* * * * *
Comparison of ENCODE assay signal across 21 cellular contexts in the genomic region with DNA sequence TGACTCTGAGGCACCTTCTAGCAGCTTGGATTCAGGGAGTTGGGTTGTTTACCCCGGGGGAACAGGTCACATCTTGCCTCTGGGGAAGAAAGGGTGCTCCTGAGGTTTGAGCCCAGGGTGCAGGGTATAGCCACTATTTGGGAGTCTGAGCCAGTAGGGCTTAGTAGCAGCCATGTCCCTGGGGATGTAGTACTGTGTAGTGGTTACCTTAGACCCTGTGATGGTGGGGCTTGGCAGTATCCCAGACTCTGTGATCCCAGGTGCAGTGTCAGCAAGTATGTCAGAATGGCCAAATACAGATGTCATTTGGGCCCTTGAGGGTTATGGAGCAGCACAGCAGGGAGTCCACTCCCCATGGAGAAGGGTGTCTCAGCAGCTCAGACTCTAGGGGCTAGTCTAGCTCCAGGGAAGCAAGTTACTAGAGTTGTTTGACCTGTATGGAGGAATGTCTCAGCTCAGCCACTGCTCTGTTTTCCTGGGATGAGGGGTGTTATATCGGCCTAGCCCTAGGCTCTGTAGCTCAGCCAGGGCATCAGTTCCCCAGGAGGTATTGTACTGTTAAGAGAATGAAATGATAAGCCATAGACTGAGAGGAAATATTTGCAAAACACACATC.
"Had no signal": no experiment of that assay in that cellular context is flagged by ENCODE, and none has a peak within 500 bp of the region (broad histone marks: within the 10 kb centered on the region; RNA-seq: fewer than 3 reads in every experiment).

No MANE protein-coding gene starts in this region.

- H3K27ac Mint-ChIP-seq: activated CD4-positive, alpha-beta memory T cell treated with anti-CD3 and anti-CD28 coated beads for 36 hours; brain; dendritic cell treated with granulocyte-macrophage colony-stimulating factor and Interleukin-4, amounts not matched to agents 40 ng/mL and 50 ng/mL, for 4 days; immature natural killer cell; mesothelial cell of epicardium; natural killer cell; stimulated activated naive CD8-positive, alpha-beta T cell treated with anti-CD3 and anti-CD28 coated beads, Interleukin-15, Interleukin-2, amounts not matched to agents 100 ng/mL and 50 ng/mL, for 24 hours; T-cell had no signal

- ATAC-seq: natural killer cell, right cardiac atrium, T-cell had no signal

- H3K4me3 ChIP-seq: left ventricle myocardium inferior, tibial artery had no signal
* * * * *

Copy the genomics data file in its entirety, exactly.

Comparison of ENCODE assay signal across 21 cellular contexts in the genomic region with DNA sequence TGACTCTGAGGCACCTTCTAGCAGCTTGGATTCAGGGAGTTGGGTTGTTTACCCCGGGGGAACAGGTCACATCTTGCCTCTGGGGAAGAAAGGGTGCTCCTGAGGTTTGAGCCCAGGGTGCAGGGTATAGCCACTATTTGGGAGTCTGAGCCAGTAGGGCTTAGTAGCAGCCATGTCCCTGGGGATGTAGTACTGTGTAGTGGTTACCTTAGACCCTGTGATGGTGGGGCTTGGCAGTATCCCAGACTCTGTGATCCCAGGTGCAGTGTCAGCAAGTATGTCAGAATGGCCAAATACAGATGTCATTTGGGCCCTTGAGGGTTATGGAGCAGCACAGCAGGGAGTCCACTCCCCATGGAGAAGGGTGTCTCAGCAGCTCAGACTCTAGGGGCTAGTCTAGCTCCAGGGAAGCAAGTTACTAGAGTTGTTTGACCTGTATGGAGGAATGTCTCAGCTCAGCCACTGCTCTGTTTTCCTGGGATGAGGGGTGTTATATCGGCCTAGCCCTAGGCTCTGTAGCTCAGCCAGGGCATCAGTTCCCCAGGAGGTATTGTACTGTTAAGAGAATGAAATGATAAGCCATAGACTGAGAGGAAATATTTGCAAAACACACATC.
"Had no signal": no experiment of that assay in that cellular context is flagged by ENCODE, and none has a peak within 500 bp of the region (broad histone marks: within the 10 kb centered on the region; RNA-seq: fewer than 3 reads in every experiment).

No MANE protein-coding gene starts in this region.

- H3K27ac Mint-ChIP-seq: activated CD4-positive, alpha-beta memory T cell treated with anti-CD3 and anti-CD28 coated beads for 36 hours; brain; dendritic cell treated with granulocyte-macrophage colony-stimulating factor and Interleukin-4, amounts not matched to agents 40 ng/mL and 50 ng/mL, for 4 days; immature natural killer cell; mesothelial cell of epicardium; natural killer cell; stimulated activated naive CD8-positive, alpha-beta T cell treated with anti-CD3 and anti-CD28 coated beads, Interleukin-15, Interleukin-2, amounts not matched to agents 100 ng/mL and 50 ng/mL, for 24 hours; T-cell had no signal

- ATAC-seq: natural killer cell, right cardiac atrium, T-cell had no signal

- H3K4me3 ChIP-seq: left ventricle myocardium inferior, tibial artery had no signal